When I look back at the courses in high school and college that were most influential in my financial life, it’s a dead-even heat between economics (expected, right?) and English (whoa, come again?).
At Wellesley College, there is an iconic economics course taught by Prof. Joe Joyce on capital markets. In this class, students are introduced to Burton Malkiel’s seminal classic, “A Random Walk Down Wall Street.” The notion of efficient markets (basically the concept that market prices currently and accurately reflect all known or knowable information nearly instantly) was one I didn’t adhere to immediately.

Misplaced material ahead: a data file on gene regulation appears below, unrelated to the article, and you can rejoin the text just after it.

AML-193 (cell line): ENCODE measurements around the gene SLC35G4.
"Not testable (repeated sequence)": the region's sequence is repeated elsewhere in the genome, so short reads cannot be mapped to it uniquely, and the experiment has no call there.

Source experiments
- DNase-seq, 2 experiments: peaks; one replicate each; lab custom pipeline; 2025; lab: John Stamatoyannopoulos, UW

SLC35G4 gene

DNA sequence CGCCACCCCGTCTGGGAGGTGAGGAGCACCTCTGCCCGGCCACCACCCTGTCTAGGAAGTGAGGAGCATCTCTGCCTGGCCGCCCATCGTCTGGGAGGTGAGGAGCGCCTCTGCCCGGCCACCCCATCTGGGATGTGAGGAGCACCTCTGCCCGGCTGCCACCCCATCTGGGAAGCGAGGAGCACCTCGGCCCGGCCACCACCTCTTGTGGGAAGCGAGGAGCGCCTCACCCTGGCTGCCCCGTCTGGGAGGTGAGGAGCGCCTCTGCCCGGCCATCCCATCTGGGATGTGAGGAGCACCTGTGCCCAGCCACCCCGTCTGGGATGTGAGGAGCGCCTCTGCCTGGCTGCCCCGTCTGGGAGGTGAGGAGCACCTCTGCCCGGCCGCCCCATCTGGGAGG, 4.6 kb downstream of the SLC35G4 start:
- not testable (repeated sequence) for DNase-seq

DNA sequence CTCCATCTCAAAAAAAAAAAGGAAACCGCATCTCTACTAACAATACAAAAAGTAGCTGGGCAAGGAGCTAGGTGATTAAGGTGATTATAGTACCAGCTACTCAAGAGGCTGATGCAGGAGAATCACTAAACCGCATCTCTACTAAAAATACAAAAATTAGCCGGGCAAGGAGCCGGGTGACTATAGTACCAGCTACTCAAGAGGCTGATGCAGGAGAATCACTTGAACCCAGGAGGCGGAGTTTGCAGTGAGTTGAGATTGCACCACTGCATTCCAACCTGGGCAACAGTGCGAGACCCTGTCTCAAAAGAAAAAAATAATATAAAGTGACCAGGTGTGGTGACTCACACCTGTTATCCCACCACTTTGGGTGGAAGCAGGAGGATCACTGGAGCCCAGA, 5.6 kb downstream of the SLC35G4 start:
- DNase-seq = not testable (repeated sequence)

Like so many of my peers, I initially chose the investment road most commonly traveled. I spent the first half of my investment career on the “active” side of the business, seeking that ever-elusive alpha. In my 40s I had a wake-up call–on many fronts, personal and professional–and those early lessons about market efficiency and the futility of trying to beat it finally sunk in.
Read the rest of the article on The Wall Street Journal.